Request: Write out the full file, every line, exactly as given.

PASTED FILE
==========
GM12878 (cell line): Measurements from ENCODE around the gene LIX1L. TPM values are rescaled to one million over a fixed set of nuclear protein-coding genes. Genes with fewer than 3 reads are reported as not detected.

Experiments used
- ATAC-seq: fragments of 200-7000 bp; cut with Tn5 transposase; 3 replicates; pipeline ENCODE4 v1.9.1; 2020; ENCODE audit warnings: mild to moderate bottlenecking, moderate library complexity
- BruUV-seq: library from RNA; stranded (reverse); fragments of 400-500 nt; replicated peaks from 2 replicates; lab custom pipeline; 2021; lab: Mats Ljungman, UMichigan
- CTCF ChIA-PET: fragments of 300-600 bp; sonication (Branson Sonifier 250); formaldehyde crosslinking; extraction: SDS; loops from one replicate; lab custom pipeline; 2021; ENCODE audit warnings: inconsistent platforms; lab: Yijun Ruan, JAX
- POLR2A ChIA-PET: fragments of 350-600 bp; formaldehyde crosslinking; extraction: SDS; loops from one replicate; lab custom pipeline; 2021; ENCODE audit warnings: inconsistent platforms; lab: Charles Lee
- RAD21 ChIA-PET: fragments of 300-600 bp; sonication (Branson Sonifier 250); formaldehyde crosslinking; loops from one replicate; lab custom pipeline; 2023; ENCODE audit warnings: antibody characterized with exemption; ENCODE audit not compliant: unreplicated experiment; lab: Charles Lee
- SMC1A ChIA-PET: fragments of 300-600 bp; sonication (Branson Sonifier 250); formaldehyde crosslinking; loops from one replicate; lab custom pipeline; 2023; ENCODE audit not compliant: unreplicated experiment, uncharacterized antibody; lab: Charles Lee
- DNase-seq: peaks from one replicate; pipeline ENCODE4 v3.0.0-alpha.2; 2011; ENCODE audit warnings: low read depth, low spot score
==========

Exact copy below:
GM12878 (cell line): Measurements from ENCODE around the gene LIX1L. TPM values are rescaled to one million over a fixed set of nuclear protein-coding genes. Genes with fewer than 3 reads are reported as not detected.

Experiments used
- ATAC-seq: fragments of 200-7000 bp; cut with Tn5 transposase; 3 replicates; pipeline ENCODE4 v1.9.1; 2020; ENCODE audit warnings: mild to moderate bottlenecking, moderate library complexity
- BruUV-seq: library from RNA; stranded (reverse); fragments of 400-500 nt; replicated peaks from 2 replicates; lab custom pipeline; 2021; lab: Mats Ljungman, UMichigan
- CTCF ChIA-PET: fragments of 300-600 bp; sonication (Branson Sonifier 250); formaldehyde crosslinking; extraction: SDS; loops from one replicate; lab custom pipeline; 2021; ENCODE audit warnings: inconsistent platforms; lab: Yijun Ruan, JAX
- POLR2A ChIA-PET: fragments of 350-600 bp; formaldehyde crosslinking; extraction: SDS; loops from one replicate; lab custom pipeline; 2021; ENCODE audit warnings: inconsistent platforms; lab: Charles Lee
- RAD21 ChIA-PET: fragments of 300-600 bp; sonication (Branson Sonifier 250); formaldehyde crosslinking; loops from one replicate; lab custom pipeline; 2023; ENCODE audit warnings: antibody characterized with exemption; ENCODE audit not compliant: unreplicated experiment; lab: Charles Lee
- SMC1A ChIA-PET: fragments of 300-600 bp; sonication (Branson Sonifier 250); formaldehyde crosslinking; loops from one replicate; lab custom pipeline; 2023; ENCODE audit not compliant: unreplicated experiment, uncharacterized antibody; lab: Charles Lee
- DNase-seq: peaks from one replicate; pipeline ENCODE4 v3.0.0-alpha.2; 2011; ENCODE audit warnings: low read depth, low spot score